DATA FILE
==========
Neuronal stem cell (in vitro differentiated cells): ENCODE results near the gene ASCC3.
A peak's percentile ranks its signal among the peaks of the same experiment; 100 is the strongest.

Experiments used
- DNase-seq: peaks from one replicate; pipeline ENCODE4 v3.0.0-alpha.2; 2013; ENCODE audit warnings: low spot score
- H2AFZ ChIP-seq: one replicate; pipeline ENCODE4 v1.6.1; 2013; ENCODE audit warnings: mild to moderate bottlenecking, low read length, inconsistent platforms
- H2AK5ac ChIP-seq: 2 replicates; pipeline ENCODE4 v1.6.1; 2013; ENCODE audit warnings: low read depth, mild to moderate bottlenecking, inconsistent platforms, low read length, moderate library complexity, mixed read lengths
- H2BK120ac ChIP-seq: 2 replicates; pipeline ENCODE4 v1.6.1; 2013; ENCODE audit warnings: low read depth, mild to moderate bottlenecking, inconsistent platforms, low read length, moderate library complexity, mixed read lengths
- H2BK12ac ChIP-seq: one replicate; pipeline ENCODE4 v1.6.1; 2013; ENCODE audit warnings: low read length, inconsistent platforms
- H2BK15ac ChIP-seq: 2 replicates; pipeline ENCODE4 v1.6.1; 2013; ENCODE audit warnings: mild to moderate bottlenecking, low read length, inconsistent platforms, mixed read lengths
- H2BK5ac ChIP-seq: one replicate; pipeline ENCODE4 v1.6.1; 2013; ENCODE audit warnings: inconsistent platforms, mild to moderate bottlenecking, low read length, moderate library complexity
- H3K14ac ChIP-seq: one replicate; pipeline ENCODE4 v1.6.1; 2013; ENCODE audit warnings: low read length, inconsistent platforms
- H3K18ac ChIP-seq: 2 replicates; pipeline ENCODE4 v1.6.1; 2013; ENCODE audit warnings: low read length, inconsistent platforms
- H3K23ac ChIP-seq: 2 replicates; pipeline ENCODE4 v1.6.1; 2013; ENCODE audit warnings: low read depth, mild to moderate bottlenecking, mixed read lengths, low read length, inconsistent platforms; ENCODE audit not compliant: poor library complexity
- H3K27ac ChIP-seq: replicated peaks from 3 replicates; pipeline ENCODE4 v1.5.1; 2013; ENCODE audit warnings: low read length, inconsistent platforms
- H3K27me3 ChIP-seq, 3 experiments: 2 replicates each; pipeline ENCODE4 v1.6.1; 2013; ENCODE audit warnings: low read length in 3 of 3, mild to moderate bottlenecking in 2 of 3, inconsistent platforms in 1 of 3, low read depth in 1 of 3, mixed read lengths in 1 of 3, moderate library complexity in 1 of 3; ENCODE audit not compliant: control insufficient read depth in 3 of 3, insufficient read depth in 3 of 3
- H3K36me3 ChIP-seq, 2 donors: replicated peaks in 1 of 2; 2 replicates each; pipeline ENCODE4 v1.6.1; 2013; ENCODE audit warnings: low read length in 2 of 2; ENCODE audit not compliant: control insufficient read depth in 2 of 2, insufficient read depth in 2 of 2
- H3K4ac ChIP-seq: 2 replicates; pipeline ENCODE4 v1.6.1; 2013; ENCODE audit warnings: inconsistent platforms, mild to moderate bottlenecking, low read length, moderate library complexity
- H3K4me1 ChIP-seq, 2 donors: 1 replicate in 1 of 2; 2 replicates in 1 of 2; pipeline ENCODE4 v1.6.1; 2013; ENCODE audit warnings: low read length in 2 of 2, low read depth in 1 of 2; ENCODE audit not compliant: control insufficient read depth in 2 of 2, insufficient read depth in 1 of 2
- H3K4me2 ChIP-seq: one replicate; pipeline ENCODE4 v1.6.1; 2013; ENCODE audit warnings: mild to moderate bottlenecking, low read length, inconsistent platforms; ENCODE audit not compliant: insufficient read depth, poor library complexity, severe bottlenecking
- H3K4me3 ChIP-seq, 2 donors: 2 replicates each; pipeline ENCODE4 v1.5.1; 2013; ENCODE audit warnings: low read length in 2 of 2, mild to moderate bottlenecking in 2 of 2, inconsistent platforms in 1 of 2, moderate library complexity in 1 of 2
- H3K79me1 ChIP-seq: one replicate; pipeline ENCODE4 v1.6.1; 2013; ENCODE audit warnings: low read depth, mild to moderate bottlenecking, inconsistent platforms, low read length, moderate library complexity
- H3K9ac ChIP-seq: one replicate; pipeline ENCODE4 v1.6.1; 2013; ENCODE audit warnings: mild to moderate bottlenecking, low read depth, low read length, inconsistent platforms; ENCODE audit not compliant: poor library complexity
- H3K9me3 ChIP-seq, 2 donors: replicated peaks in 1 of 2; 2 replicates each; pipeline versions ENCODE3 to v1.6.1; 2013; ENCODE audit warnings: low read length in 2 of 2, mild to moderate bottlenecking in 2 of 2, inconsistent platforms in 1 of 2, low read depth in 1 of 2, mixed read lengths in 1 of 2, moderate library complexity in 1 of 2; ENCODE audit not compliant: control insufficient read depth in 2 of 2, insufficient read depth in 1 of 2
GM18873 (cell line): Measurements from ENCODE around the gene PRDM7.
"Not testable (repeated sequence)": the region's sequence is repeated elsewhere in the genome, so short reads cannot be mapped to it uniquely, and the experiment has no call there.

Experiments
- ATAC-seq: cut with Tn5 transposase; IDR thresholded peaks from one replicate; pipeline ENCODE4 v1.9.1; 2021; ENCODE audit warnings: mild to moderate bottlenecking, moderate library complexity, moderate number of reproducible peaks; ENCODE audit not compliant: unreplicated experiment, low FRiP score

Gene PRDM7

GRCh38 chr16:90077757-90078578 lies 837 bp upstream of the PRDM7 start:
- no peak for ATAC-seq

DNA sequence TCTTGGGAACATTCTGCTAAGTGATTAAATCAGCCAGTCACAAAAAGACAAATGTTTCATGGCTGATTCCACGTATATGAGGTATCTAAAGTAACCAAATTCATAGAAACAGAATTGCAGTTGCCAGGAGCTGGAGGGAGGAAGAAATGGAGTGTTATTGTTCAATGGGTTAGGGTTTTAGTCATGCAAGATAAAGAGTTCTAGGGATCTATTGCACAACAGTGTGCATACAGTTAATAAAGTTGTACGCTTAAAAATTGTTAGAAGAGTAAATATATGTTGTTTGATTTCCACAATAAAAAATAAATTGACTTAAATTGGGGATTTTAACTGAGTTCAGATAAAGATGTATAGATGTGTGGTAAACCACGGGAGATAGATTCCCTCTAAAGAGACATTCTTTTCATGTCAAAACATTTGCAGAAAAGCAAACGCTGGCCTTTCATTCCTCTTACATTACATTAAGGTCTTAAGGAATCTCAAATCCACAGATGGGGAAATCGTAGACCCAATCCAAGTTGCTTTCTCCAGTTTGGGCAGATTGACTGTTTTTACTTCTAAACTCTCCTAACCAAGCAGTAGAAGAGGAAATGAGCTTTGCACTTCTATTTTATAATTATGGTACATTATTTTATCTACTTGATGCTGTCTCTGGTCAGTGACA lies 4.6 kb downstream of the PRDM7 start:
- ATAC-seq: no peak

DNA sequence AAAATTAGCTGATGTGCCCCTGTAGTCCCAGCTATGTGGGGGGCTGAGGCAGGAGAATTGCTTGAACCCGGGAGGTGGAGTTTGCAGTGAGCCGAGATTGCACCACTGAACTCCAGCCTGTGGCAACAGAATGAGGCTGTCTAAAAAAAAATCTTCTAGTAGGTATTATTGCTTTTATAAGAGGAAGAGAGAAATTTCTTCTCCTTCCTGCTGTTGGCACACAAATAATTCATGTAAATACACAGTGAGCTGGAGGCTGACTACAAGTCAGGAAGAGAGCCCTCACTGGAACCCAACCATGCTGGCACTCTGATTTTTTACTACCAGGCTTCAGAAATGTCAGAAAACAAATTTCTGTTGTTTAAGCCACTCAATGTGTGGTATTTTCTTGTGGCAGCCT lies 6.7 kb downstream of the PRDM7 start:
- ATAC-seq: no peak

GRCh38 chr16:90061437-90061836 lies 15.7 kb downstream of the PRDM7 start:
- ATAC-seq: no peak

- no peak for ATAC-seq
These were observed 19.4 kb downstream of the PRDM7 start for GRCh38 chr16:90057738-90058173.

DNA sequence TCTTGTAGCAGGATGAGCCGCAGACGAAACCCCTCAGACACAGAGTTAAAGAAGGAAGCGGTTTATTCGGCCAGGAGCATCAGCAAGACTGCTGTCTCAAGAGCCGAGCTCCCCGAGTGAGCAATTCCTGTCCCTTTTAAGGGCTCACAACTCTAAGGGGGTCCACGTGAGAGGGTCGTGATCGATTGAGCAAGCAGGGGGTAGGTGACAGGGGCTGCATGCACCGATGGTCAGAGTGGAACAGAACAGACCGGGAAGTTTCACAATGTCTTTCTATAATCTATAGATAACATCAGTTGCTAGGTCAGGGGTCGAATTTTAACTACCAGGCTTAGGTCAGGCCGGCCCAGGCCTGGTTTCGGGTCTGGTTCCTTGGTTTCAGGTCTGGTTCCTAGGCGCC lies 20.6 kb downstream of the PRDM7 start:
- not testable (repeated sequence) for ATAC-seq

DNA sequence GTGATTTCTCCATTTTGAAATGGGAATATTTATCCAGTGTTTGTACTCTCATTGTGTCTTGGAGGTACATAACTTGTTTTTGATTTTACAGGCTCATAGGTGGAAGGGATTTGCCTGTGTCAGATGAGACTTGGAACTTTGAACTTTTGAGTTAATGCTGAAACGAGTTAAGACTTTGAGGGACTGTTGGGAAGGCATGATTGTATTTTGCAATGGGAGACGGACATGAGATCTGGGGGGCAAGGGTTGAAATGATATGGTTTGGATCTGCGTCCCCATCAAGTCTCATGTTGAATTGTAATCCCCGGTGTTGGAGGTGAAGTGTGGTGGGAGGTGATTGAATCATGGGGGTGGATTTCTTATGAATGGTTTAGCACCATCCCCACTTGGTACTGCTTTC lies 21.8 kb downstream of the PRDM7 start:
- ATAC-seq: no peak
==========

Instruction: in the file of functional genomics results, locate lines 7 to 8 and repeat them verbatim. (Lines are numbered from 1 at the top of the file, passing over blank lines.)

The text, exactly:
- H2BK120ac ChIP-seq: 2 replicates; pipeline ENCODE4 v1.6.1; 2013; ENCODE audit warnings: low read depth, mild to moderate bottlenecking, inconsistent platforms, low read length, moderate library complexity, mixed read lengths
- H2BK12ac ChIP-seq: one replicate; pipeline ENCODE4 v1.6.1; 2013; ENCODE audit warnings: low read length, inconsistent platforms